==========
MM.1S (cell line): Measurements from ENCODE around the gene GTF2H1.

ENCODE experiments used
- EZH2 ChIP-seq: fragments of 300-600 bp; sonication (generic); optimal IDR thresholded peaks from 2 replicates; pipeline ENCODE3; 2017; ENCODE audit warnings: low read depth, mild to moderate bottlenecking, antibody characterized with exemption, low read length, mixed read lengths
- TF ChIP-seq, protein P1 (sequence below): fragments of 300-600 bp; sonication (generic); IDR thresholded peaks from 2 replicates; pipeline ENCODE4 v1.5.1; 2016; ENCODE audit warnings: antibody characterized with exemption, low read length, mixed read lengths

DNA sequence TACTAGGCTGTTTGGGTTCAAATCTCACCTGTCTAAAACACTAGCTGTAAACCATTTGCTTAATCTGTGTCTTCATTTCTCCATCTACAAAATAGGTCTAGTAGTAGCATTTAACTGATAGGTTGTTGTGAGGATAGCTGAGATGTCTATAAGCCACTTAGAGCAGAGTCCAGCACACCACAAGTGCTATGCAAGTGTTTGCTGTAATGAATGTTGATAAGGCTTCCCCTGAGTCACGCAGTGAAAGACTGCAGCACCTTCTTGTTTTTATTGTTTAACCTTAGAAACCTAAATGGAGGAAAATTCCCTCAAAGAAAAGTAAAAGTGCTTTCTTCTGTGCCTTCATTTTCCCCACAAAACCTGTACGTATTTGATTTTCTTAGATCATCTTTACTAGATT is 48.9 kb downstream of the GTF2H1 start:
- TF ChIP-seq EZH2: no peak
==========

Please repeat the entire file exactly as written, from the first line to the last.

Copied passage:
MM.1S (cell line): Measurements from ENCODE around the gene GTF2H1.

ENCODE experiments used
- EZH2 ChIP-seq: fragments of 300-600 bp; sonication (generic); optimal IDR thresholded peaks from 2 replicates; pipeline ENCODE3; 2017; ENCODE audit warnings: low read depth, mild to moderate bottlenecking, antibody characterized with exemption, low read length, mixed read lengths
- TF ChIP-seq, protein P1 (sequence below): fragments of 300-600 bp; sonication (generic); IDR thresholded peaks from 2 replicates; pipeline ENCODE4 v1.5.1; 2016; ENCODE audit warnings: antibody characterized with exemption, low read length, mixed read lengths

DNA sequence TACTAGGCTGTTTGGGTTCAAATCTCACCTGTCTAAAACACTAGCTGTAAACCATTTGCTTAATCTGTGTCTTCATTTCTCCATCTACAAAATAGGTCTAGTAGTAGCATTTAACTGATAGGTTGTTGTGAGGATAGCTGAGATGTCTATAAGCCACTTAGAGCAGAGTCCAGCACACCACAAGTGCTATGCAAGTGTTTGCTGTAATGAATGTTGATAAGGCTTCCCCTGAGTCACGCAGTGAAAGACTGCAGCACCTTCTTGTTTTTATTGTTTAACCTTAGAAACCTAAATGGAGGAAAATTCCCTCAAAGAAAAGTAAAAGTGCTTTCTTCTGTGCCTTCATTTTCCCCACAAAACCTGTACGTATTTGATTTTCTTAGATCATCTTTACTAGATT is 48.9 kb downstream of the GTF2H1 start:
- TF ChIP-seq EZH2: no peak